It’s that time of year when we’re anticipating all the pleasures of summer, like long weekend afternoons lingering just a little longer at the beach before heading home to sit outside, welcoming peaceful dusks.
Or, another summer scenario: We become extras in “Apocalypse Now” with helicopters blasting so close overhead you can’t think straight and window glass is literally shaking. Too often government officials have bowed to the curious logic of the helicopter ferry companies who plead poverty as one reason they have to fly over land to save fuel and keep costs down. It’s to Supervisor Jim Dougherty’s credit that he has been a strong and feisty advocate protecting the peace of mind and quality of life for Islanders who have been buzzed by choppers.
The Multi-Town Helicopter Noise Advisory Committee (a name that could mean anything), a group composed of elected officials and airport executives, met last Friday in Sag Harbor to discuss the issue. Originally it was a “closed” meeting,” meaning no members of the public allowed, until the Reporter and the Sag Harbor Express asked, simply, what gives? Suddenly it was an “open” meeting, but only for a short time, before the meeting went into executive session, or one where the public is banned and the grownups can speak in peace without any bother. (This happens far too often.)
But again, credit goes to Mr. Dougherty who returned Friday to a Town Board meeting and discussed the meat of that meeting. This summer the drill will be that two-engine choppers, which cause the lions’ share of the racket, will fly east of the Island and high enough that the thunderous buzzing will be reduced. But the smaller helicopters, accounting for about 10 percent of the flights, will still track over the Island. (See story, page 15.)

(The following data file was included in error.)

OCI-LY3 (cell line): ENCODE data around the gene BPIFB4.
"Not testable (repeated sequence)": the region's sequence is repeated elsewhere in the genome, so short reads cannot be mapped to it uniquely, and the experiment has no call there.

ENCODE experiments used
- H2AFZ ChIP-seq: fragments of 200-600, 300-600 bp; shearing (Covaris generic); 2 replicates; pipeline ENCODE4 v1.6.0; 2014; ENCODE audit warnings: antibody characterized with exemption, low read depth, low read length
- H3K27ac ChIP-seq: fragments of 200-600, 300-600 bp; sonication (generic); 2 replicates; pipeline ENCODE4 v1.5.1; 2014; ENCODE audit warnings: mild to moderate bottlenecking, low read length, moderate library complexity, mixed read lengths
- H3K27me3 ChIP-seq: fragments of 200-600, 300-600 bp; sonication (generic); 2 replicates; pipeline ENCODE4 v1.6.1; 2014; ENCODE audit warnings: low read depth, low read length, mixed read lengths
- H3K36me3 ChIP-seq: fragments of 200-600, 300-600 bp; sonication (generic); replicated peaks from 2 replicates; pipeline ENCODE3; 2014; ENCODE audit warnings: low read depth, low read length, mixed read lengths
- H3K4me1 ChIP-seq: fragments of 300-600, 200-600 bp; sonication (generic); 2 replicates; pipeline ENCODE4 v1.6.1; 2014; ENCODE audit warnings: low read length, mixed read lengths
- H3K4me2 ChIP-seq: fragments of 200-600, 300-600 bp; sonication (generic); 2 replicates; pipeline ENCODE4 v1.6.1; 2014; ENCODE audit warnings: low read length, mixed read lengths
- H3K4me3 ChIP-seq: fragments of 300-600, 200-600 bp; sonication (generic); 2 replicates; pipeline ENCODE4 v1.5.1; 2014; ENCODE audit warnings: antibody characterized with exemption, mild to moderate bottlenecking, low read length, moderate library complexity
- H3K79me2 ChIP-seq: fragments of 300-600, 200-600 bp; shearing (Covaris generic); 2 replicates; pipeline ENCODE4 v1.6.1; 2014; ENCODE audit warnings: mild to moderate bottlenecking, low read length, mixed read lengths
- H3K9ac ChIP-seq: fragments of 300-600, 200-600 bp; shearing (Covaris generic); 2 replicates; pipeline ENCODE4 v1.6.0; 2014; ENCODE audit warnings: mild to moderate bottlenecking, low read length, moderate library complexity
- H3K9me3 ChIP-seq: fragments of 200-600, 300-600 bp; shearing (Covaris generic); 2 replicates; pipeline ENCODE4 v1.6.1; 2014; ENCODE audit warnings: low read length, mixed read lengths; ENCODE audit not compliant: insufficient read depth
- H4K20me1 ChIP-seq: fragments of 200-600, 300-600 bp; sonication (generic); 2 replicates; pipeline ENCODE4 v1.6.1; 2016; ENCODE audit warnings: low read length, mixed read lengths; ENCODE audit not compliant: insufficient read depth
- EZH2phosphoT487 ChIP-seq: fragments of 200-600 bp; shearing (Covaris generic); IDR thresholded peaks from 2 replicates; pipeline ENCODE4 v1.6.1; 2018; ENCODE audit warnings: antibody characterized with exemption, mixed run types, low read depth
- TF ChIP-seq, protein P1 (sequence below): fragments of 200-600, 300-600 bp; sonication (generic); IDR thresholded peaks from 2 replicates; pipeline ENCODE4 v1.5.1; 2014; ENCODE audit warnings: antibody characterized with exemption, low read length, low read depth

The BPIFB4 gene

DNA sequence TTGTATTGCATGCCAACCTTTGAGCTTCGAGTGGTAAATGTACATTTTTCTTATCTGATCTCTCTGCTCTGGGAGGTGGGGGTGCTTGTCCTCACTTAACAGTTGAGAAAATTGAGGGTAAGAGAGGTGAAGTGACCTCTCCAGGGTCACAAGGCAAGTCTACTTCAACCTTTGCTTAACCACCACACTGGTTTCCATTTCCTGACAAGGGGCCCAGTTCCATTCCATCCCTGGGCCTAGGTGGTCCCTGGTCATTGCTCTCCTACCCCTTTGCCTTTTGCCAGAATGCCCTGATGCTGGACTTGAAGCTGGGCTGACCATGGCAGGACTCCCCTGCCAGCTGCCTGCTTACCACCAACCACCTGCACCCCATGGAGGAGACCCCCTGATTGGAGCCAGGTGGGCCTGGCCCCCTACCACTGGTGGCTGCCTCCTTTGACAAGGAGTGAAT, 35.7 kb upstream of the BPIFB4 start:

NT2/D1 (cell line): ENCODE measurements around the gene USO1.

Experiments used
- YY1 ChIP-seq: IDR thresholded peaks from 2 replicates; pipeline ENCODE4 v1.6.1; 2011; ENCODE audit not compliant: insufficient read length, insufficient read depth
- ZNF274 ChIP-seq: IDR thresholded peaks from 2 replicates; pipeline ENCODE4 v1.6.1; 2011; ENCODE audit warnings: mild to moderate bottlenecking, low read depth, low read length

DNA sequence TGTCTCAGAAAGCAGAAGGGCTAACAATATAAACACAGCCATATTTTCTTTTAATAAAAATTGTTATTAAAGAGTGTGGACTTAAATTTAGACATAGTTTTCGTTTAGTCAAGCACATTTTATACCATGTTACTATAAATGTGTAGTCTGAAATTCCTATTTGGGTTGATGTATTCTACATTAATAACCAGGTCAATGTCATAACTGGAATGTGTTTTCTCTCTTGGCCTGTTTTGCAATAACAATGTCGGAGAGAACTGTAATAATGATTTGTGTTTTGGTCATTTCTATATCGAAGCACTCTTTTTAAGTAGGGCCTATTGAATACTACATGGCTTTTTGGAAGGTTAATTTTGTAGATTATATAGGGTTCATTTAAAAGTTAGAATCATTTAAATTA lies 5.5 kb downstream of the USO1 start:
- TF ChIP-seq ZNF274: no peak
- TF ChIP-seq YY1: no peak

Mr. Dougherty proudly pointed to a Town Board resolution going back five years banning helicopter landings and takeoffs except in emergencies. He wants that kind of ban for all East End towns, but he’s smart enough to know it won’t happen.
With perseverance and some fight, summer peace is still an option.
Although being maybe a tad too self-congratulatory, the Town Board and LIPA patted each other on the back about the power pipeline project to run from Crescent Beach under the bay to the North Fork. (See story, page 1.) Words used at the work session Tuesday such as “pain,” “suffering” and “sacrifice” were used about being inconvenienced by at least six weeks of a serious construction project producing noise and traffic snafus.
But as Mr. Dougherty rightly pointed out it’s essential to get the deal done before July and August when the Island swells with people and electricity use soars. Blackouts in the summer will be a much more brutal consequence than a few weeks now of slowed traffic. And if there isn’t a reliable cable bringing power south to us during hurricane season, it won’t be brutal, it could be deadly. We’ll wait to congratulate town officials and LIPA, but commend their effort to get this essential project rolling now.